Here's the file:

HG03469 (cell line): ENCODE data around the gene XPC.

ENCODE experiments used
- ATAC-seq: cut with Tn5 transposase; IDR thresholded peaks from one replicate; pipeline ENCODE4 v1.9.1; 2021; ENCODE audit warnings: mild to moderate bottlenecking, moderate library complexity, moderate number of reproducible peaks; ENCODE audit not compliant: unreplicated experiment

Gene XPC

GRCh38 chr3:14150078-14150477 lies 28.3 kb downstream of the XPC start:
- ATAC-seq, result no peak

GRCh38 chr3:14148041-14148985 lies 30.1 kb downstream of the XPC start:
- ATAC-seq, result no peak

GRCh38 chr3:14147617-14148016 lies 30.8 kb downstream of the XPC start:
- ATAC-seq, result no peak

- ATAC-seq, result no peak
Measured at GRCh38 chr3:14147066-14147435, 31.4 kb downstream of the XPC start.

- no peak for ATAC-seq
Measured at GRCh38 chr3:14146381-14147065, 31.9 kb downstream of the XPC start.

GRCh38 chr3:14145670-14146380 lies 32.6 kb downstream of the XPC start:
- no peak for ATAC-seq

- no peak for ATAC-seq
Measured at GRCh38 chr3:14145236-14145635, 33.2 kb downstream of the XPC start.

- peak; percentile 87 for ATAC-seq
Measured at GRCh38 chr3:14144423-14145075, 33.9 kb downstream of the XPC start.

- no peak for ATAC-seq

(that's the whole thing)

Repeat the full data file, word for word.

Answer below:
HG03469 (cell line): ENCODE data around the gene XPC.

ENCODE experiments used
- ATAC-seq: cut with Tn5 transposase; IDR thresholded peaks from one replicate; pipeline ENCODE4 v1.9.1; 2021; ENCODE audit warnings: mild to moderate bottlenecking, moderate library complexity, moderate number of reproducible peaks; ENCODE audit not compliant: unreplicated experiment

Gene XPC

GRCh38 chr3:14150078-14150477 lies 28.3 kb downstream of the XPC start:
- ATAC-seq, result no peak

GRCh38 chr3:14148041-14148985 lies 30.1 kb downstream of the XPC start:
- ATAC-seq, result no peak

GRCh38 chr3:14147617-14148016 lies 30.8 kb downstream of the XPC start:
- ATAC-seq, result no peak

- ATAC-seq, result no peak
Measured at GRCh38 chr3:14147066-14147435, 31.4 kb downstream of the XPC start.

- no peak for ATAC-seq
Measured at GRCh38 chr3:14146381-14147065, 31.9 kb downstream of the XPC start.

GRCh38 chr3:14145670-14146380 lies 32.6 kb downstream of the XPC start:
- no peak for ATAC-seq

- no peak for ATAC-seq
Measured at GRCh38 chr3:14145236-14145635, 33.2 kb downstream of the XPC start.

- peak; percentile 87 for ATAC-seq
Measured at GRCh38 chr3:14144423-14145075, 33.9 kb downstream of the XPC start.

- no peak for ATAC-seq